Saturday, December 17, 2005

Why Business Loves Internet Predators

The disingeuousness of business magazines glitters in a Business Week cover story on the booming world of teen and college age internet networking. (“The MySpace Generation: They live online. They buy online. They play online. Their power is growing,” by Jessi Hempel, Business Week, December 12, 2005.) The article adds a little sidebar at the end about internet predators, the sexual kind, who use teen sites as scoping grounds, and what to do to keep safe from them. But the article celebrates the far more obvious predators: the advertisers and marketers who prey on millions of children, manipulating the sites and “embedding” themselves to outrageous degrees so that—in Business Week’s own giddy words—“the advertising can be so subtle that kids don’t distinguish it from content. ‘It’s what our users want,’” the magazine quotes one of its implants as saying. Really? Where’s the evidence that kids want deceptively stealthy advertising that preys on their $175 billion market? ($200 billion for college students, according to Alloy Media Marketing.) Where’s the evidence that kids want Procter & Gamble inventing characters and giving them their own profiles on so the company can talk up its latest body spray to tweeners (the 8-to-12 demographic age group)? And whether kids want it or not, where’s the ethic of letting giant marketing machines steamroll all overt kids, unsupervised, unregulated, unbound? Coke pays one Web site “less than $70,000 a year” for its products to be plastered all over the place, and the site’s administrator is all happy about how “They let us do our thing. They don’t censor what we do,” as if Coke would give a crap about content as long as it had a fresh cheap way to market? Censorship is a problem, according to the report: “Last year, for example, Buzz-Oven was nearly thrown off track when a band called Flickerstick wanted to post a song called Teenage Dope Fiend on the network. Holt told Buzzers: ‘Well, you can’t use that song. I’d be encouraging teenagers to try drugs.’ They saw his point, and several Buzzers persuaded the band to offer up a different song. But such potential conflicts are one way, Holt concedes, that Buzz-Oven’s corporate sponsorships could come to a halt.”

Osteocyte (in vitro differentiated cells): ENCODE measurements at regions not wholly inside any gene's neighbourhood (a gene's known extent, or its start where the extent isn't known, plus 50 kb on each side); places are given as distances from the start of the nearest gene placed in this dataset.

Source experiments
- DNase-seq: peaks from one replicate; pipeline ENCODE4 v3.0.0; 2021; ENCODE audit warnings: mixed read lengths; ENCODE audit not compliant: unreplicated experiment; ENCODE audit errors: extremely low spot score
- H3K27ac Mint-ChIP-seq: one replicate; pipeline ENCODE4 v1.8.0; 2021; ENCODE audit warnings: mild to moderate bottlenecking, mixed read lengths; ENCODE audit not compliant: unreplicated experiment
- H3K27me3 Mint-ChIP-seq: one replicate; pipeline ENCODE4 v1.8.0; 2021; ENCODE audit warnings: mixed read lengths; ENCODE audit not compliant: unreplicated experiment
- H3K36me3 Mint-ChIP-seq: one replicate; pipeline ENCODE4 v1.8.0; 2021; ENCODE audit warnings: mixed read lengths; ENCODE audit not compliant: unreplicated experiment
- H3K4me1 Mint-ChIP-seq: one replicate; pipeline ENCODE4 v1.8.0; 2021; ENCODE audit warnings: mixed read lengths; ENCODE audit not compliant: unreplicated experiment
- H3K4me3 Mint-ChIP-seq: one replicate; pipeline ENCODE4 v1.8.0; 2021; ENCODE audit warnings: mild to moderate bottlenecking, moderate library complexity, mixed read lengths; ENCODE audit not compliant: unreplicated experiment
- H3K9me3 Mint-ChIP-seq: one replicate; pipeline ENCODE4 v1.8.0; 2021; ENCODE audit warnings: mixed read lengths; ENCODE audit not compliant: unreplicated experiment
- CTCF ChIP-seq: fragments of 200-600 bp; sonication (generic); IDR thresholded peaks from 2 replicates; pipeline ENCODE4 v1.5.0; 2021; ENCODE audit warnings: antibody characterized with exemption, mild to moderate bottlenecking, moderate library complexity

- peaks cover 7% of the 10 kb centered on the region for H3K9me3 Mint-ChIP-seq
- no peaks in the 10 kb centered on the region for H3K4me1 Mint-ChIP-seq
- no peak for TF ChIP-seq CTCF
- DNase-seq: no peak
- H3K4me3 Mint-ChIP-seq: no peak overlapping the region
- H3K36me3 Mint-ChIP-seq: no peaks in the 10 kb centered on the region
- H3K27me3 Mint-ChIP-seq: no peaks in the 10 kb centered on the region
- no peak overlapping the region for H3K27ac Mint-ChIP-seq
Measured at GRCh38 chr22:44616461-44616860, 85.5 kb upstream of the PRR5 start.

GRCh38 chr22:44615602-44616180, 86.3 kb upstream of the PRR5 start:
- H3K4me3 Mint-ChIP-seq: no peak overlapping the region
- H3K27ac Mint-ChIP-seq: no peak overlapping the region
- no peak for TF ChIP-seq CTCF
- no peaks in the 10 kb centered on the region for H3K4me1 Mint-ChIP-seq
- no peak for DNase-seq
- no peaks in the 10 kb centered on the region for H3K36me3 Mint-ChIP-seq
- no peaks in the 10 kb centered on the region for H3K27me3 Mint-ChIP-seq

Barely in passing, the article mentions that epidemic of stupor reducing the nation’s teens to electronically addled zombies: “Fifteen- to eighteen-year-olds average nearly 6 1/2 hours a day watching TV, playing video games, and surfing the Net, according to a recent Kaiser Family Foundation survey. A quarter of that time, they're multitasking. The biggest increase: computer use for activities such as social networking, which has soared nearly threefold since 2000, to 1 hour and 22 minutes a day on average.” No mention of the social or psychological effects this may have on kids, no sidebar about how to mitigate what essentially has turned into a national addiction. Business before health. So the magazine focuses on companies’ tactics and strategies: Rupert Murdoch, the Predator in Chief, shelling out $580 million in July to buy MySpace’s parent company, Disney setting up blogs on for one of its movie’s main characters, to talk up the movie and generate buzz, Target creating similarly hybrid “characters” to sell its products, and on it goes. Where are the Dateline NBC reports on that sort of predators, who cast and mold young people’s buying habits for a lifetime? Among the nation’s 24 million teens, 87 percent use the internet, 65 percent instant-message, almost half go online every day, and most of those end up in worlds like (no need to hyperlink the obsessively hyperlinked) where they “need a friend to nurse you through a breakup, a mentor to tutor you on your calculus homework [you’ve got to be kidding us], an address for the party everyone is going to.”

And we wonder why we’re rearing a generation of programmed idiots who compulsively buy what they’re told and consume the syrupy bromides of a Coke as automatically as they would the canned goods of GOP ideologies. That’s America’s synergy. That’s what’s the matter with Kansas.